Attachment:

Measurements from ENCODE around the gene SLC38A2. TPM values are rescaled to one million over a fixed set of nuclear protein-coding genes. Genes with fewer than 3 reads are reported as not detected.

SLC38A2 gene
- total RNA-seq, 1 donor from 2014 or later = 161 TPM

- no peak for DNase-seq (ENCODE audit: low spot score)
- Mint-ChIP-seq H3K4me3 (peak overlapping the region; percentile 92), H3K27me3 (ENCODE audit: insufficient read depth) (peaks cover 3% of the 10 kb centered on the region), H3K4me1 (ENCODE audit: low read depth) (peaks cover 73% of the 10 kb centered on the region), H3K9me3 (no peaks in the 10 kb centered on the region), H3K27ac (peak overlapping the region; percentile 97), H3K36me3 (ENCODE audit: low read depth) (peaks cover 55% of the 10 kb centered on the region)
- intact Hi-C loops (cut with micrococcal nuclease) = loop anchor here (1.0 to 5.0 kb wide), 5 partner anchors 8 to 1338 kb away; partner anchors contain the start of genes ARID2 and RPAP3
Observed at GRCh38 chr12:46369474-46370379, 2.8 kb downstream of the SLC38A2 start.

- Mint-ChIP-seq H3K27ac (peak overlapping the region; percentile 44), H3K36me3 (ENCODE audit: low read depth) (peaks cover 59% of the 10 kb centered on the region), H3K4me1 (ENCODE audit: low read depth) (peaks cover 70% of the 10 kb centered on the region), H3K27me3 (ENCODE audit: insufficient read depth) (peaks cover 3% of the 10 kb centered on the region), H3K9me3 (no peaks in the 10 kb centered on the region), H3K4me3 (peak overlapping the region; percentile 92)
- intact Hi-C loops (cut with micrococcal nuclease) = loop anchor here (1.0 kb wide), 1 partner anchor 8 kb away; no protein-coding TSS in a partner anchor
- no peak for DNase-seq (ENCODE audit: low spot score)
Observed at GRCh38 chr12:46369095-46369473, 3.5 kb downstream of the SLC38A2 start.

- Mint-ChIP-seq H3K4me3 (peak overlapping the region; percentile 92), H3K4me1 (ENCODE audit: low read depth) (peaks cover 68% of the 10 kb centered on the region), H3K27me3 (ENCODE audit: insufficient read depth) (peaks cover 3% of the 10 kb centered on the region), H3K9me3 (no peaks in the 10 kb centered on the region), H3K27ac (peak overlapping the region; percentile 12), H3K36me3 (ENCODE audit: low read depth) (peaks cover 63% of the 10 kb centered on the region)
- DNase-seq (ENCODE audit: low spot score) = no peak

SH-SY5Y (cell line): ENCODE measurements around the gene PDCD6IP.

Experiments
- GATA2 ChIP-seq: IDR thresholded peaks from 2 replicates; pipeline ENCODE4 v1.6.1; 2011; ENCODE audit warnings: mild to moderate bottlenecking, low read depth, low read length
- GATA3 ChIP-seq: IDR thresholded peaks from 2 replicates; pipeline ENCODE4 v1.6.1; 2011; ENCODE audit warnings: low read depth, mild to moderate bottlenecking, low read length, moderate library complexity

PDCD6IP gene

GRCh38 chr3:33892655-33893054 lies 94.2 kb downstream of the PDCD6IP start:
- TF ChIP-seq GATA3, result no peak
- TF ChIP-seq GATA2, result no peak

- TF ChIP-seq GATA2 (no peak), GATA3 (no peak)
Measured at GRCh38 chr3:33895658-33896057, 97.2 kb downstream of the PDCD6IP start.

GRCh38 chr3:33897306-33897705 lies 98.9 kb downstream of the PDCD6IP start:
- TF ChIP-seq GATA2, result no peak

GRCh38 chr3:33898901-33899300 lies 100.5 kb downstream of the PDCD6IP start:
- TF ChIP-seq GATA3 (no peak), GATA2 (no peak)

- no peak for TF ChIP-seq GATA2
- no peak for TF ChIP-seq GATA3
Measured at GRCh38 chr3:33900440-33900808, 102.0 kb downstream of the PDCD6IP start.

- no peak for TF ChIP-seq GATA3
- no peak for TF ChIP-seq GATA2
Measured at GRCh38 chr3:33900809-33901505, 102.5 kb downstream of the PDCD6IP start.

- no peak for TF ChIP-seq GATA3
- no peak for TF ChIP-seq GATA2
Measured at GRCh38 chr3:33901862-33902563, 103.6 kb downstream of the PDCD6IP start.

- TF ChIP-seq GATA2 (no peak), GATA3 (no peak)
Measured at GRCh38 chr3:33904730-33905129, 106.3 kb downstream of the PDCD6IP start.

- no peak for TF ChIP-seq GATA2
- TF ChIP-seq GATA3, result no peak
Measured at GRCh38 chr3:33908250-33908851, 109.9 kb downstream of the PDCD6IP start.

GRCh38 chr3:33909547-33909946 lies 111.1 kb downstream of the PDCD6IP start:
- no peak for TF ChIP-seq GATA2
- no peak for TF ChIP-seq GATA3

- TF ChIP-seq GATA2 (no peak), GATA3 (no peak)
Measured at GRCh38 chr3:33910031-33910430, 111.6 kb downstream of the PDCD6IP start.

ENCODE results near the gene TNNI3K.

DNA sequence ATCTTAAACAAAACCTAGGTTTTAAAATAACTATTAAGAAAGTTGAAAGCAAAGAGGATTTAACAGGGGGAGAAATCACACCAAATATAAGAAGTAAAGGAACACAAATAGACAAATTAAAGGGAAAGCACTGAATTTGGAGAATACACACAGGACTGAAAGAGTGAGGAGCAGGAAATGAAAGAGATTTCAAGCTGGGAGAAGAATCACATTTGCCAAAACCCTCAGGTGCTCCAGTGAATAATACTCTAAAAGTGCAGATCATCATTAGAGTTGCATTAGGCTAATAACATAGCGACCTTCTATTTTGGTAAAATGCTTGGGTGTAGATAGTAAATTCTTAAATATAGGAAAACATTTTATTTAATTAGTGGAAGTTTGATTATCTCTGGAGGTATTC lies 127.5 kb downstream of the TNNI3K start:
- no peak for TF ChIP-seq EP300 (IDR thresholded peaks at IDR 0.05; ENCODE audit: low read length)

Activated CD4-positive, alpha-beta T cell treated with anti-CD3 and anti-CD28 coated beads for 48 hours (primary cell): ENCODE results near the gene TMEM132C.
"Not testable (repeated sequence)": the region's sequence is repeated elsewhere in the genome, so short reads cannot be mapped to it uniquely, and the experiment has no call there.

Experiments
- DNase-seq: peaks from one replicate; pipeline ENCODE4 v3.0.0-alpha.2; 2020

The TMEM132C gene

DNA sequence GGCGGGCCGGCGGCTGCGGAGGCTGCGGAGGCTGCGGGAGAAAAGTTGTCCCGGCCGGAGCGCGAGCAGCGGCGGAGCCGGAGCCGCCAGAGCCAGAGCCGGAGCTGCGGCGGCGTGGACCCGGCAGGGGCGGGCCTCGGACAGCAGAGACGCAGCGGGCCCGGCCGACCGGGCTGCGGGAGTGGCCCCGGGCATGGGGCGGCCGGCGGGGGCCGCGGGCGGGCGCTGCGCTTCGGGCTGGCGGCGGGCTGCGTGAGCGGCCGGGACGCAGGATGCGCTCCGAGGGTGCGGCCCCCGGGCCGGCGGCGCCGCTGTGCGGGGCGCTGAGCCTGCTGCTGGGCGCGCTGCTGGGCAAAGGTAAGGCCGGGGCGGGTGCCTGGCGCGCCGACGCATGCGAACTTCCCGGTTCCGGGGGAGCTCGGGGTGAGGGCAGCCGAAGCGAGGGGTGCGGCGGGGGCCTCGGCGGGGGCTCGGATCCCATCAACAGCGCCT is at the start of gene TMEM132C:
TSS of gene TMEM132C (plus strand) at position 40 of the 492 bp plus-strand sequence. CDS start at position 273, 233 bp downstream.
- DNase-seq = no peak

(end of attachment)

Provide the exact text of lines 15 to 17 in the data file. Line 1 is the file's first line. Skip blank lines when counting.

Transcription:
Experiments
- GATA2 ChIP-seq: IDR thresholded peaks from 2 replicates; pipeline ENCODE4 v1.6.1; 2011; ENCODE audit warnings: mild to moderate bottlenecking, low read depth, low read length
- GATA3 ChIP-seq: IDR thresholded peaks from 2 replicates; pipeline ENCODE4 v1.6.1; 2011; ENCODE audit warnings: low read depth, mild to moderate bottlenecking, low read length, moderate library complexity